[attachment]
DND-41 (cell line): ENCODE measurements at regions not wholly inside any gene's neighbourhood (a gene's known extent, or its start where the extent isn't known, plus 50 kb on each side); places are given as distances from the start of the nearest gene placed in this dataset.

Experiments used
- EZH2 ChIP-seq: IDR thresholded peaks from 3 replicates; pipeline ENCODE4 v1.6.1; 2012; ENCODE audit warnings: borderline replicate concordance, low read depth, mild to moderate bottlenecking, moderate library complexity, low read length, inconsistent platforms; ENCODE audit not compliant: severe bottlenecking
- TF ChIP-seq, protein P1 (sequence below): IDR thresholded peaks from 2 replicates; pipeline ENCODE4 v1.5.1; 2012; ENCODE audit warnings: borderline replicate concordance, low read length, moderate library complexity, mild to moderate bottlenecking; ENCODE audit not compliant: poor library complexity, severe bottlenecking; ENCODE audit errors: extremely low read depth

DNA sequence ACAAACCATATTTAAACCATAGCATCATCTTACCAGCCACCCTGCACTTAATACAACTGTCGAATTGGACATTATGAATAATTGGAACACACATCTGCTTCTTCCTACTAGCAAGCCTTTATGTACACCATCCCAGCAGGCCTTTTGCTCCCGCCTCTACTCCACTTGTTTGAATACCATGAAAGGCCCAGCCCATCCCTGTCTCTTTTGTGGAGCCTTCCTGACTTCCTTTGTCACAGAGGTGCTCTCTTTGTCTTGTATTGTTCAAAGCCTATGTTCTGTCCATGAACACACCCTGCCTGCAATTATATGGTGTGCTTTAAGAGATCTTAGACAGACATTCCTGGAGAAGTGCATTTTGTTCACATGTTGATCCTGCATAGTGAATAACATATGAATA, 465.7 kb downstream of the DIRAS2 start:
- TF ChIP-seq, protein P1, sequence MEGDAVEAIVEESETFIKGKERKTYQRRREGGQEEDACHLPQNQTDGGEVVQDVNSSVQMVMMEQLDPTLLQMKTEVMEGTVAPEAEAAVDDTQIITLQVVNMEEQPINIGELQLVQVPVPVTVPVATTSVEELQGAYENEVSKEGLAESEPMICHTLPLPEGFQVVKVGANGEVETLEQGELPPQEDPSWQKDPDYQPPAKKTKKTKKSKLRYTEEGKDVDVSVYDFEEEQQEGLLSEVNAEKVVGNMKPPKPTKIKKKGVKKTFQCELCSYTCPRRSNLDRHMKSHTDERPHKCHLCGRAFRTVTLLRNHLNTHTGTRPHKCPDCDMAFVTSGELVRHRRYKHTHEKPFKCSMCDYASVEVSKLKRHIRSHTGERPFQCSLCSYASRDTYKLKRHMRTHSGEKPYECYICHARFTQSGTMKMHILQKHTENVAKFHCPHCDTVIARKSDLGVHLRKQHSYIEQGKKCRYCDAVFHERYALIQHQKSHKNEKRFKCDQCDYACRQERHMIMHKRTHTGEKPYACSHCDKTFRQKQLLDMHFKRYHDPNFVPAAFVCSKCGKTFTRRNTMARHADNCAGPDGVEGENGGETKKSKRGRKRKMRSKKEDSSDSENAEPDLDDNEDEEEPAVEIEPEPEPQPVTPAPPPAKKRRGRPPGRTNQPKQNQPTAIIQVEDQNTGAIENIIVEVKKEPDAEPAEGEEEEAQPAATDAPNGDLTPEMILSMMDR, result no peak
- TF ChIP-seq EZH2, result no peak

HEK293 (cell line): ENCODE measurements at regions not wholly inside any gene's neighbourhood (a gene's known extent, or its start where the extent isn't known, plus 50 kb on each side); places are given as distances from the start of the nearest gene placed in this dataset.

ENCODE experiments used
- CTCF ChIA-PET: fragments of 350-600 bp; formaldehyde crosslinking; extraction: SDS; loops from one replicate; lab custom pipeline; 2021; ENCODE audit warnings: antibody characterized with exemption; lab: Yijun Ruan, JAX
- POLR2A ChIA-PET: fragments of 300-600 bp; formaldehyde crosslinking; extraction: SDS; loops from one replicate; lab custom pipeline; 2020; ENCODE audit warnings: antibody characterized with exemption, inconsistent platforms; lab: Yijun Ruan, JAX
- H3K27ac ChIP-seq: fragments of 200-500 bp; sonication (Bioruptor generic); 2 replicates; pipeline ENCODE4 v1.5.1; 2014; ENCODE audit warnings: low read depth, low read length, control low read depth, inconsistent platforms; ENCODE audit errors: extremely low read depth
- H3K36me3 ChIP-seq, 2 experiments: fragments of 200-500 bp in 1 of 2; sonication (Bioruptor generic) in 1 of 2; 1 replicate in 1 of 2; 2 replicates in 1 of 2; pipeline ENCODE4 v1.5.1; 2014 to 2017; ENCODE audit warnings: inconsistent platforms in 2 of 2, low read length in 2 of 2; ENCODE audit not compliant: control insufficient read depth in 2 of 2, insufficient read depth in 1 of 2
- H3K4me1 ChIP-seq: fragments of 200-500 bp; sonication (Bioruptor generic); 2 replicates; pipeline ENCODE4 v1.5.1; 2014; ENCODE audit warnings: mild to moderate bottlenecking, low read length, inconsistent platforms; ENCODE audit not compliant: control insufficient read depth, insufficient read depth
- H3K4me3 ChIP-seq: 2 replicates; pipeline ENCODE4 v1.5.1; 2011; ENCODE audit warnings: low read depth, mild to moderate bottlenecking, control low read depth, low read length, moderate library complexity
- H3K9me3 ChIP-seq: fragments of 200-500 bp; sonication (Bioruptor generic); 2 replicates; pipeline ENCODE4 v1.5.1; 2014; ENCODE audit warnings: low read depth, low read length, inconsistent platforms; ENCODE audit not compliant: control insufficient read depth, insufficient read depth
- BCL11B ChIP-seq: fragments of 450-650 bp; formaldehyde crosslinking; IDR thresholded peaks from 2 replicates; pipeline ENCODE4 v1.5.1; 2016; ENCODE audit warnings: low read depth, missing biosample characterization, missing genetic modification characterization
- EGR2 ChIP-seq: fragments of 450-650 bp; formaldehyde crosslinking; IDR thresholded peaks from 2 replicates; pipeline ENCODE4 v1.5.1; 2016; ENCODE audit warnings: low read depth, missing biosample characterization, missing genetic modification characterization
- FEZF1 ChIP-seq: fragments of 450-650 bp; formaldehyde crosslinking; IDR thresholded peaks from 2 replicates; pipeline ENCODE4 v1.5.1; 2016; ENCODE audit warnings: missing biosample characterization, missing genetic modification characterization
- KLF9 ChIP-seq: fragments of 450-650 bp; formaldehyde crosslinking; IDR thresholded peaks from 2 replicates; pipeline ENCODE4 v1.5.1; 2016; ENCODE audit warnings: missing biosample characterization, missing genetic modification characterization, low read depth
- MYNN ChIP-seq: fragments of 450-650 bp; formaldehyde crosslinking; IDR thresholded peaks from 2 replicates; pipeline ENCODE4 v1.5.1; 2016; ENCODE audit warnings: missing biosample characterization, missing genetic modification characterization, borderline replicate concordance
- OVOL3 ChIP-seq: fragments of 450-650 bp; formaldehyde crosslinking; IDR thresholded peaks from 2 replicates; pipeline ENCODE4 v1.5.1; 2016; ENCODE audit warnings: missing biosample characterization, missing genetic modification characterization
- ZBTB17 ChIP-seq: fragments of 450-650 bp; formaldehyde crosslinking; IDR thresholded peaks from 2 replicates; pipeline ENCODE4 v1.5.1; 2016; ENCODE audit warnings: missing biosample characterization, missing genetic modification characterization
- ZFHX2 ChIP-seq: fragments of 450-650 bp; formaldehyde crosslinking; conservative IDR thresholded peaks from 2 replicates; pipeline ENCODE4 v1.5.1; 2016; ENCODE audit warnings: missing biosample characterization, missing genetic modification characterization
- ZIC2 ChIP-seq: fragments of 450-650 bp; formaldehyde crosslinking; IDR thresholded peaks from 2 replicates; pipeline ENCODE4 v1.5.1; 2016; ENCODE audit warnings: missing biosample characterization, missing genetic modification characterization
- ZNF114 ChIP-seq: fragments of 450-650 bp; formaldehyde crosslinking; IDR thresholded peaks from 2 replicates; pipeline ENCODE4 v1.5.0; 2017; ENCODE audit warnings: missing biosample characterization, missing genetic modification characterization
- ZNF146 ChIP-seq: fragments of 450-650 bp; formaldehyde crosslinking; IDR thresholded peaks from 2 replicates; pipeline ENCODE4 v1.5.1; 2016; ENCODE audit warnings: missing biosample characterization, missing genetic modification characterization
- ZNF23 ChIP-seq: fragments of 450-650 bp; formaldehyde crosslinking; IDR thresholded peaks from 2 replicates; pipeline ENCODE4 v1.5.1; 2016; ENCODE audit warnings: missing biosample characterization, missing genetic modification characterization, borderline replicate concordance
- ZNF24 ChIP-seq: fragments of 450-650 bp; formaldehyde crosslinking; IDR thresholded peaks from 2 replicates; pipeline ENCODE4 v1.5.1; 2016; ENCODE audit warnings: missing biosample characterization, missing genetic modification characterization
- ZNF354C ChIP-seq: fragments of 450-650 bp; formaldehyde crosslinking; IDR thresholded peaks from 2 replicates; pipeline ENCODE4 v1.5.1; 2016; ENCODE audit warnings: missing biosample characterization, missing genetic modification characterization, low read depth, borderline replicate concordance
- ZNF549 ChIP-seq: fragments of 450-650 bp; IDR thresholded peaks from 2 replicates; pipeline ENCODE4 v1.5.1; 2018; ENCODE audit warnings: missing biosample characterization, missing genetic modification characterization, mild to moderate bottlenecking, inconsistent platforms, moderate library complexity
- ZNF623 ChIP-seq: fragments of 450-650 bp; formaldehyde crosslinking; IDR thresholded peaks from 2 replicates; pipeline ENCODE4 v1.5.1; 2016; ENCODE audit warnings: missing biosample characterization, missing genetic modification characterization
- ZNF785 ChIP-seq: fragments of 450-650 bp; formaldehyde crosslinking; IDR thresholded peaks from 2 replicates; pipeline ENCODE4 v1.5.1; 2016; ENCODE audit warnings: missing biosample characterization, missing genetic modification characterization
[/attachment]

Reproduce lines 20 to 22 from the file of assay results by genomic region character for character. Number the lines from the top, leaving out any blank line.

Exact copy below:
- KLF9 ChIP-seq: fragments of 450-650 bp; formaldehyde crosslinking; IDR thresholded peaks from 2 replicates; pipeline ENCODE4 v1.5.1; 2016; ENCODE audit warnings: missing biosample characterization, missing genetic modification characterization, low read depth
- MYNN ChIP-seq: fragments of 450-650 bp; formaldehyde crosslinking; IDR thresholded peaks from 2 replicates; pipeline ENCODE4 v1.5.1; 2016; ENCODE audit warnings: missing biosample characterization, missing genetic modification characterization, borderline replicate concordance
- OVOL3 ChIP-seq: fragments of 450-650 bp; formaldehyde crosslinking; IDR thresholded peaks from 2 replicates; pipeline ENCODE4 v1.5.1; 2016; ENCODE audit warnings: missing biosample characterization, missing genetic modification characterization